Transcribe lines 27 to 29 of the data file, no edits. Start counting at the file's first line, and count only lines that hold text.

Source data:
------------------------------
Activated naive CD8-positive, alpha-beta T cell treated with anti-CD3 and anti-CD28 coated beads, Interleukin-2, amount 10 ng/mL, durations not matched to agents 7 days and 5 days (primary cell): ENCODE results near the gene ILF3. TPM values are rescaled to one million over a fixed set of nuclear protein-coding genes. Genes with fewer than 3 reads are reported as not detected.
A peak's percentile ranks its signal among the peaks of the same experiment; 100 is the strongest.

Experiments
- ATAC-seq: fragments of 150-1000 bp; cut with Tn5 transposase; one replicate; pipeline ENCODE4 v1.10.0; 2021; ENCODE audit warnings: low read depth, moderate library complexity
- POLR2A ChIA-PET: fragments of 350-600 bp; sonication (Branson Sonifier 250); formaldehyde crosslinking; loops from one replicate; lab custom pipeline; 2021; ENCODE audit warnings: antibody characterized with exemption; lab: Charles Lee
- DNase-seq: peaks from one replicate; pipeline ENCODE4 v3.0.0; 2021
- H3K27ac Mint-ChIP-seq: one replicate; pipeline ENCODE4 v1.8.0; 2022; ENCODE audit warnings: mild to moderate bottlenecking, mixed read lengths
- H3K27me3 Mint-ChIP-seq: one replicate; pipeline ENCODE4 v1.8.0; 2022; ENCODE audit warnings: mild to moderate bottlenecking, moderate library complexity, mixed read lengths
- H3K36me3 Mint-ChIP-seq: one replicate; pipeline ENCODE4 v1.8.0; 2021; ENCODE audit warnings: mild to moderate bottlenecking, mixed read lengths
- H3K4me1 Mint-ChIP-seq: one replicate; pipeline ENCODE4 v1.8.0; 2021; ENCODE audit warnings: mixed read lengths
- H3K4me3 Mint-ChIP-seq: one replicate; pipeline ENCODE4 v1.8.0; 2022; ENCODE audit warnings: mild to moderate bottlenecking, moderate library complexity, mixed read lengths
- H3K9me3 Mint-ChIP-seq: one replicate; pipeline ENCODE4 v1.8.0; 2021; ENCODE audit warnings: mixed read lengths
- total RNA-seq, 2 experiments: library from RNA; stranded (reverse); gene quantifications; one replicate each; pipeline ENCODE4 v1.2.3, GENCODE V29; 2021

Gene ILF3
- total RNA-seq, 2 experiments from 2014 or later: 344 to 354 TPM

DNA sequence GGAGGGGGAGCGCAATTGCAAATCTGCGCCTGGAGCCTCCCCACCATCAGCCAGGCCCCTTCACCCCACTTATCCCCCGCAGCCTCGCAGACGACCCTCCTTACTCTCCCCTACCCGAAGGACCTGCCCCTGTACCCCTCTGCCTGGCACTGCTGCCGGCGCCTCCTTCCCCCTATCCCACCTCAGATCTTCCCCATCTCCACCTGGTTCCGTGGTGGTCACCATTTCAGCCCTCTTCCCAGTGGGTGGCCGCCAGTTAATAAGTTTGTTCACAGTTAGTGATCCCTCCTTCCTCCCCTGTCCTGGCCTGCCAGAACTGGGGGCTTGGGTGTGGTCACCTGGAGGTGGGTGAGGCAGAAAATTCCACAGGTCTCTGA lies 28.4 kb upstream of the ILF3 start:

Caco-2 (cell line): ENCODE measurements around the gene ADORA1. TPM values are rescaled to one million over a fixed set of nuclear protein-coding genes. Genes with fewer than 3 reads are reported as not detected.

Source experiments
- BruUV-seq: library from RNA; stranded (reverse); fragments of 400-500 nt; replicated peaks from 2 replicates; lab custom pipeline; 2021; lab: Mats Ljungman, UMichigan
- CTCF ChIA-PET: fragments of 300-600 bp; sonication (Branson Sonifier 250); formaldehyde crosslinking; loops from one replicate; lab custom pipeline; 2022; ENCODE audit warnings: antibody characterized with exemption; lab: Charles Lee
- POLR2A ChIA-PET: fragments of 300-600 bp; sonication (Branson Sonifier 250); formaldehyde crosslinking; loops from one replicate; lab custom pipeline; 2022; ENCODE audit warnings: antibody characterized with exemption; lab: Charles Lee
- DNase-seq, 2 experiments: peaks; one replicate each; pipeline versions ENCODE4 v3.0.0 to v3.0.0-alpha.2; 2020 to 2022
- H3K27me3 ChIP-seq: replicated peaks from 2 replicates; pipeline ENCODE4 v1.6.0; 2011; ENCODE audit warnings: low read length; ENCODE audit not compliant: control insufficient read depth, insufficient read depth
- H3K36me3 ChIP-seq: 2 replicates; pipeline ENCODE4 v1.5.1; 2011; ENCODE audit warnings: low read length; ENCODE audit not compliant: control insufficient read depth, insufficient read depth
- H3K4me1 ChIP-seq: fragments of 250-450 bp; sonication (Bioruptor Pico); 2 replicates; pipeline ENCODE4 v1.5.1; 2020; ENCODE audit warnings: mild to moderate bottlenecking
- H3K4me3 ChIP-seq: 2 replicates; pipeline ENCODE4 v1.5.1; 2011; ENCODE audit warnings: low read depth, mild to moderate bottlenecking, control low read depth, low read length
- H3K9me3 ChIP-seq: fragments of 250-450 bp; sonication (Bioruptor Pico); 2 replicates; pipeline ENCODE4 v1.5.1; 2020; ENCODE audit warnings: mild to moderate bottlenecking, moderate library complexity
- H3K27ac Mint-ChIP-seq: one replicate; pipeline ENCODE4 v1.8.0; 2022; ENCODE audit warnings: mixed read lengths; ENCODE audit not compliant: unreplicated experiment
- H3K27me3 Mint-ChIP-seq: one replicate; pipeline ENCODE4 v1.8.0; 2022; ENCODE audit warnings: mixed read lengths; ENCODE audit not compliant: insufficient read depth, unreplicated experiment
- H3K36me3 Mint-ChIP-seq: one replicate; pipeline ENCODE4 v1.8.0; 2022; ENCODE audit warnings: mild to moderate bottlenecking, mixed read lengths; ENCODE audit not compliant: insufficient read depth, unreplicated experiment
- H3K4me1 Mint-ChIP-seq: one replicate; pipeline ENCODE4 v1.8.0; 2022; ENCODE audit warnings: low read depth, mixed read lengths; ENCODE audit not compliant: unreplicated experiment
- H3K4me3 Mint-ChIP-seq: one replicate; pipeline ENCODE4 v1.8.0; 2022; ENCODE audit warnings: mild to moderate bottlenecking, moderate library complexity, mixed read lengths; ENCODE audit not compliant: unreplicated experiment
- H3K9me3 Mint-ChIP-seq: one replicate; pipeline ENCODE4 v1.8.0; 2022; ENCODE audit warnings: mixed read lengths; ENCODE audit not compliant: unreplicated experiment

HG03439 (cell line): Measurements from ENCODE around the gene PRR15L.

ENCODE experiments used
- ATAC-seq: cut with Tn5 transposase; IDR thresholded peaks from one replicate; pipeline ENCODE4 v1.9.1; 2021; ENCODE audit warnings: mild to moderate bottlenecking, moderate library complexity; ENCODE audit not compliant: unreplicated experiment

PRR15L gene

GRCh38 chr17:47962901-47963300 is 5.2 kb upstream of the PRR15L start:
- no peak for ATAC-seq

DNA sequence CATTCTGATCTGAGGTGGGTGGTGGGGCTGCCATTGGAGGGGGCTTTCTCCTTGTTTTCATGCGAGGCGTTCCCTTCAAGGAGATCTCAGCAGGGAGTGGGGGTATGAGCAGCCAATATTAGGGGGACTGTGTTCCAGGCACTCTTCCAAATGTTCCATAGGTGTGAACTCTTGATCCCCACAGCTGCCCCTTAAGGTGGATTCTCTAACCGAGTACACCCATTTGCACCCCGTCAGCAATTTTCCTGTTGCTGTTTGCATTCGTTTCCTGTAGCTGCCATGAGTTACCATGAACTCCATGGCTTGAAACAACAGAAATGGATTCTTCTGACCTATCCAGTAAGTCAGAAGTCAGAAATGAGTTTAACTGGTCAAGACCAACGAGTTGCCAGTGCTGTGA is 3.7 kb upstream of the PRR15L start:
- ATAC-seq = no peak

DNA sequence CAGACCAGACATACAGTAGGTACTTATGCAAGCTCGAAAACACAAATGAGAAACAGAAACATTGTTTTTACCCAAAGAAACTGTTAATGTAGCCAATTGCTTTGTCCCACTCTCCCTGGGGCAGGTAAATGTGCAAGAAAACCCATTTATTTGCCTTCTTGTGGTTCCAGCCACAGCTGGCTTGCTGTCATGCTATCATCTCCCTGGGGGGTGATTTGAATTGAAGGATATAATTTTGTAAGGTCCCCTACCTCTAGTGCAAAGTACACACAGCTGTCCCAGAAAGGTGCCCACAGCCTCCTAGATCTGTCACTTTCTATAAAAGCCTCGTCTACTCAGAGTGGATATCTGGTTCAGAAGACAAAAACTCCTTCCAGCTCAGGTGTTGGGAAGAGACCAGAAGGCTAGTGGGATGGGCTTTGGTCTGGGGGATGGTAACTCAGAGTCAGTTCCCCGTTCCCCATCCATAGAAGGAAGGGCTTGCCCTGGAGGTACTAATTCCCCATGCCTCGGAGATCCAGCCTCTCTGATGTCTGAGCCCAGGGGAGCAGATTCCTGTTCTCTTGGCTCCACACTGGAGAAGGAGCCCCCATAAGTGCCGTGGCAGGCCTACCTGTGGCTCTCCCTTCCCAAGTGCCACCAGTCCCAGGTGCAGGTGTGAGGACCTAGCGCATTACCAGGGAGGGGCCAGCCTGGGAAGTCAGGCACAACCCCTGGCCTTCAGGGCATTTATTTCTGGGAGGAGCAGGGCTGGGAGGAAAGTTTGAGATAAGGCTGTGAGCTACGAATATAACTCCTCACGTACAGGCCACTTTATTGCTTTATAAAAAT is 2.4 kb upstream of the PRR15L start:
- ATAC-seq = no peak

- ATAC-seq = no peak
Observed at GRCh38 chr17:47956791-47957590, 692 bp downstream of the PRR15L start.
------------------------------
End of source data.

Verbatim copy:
- H3K9me3 ChIP-seq: fragments of 250-450 bp; sonication (Bioruptor Pico); 2 replicates; pipeline ENCODE4 v1.5.1; 2020; ENCODE audit warnings: mild to moderate bottlenecking, moderate library complexity
- H3K27ac Mint-ChIP-seq: one replicate; pipeline ENCODE4 v1.8.0; 2022; ENCODE audit warnings: mixed read lengths; ENCODE audit not compliant: unreplicated experiment
- H3K27me3 Mint-ChIP-seq: one replicate; pipeline ENCODE4 v1.8.0; 2022; ENCODE audit warnings: mixed read lengths; ENCODE audit not compliant: insufficient read depth, unreplicated experiment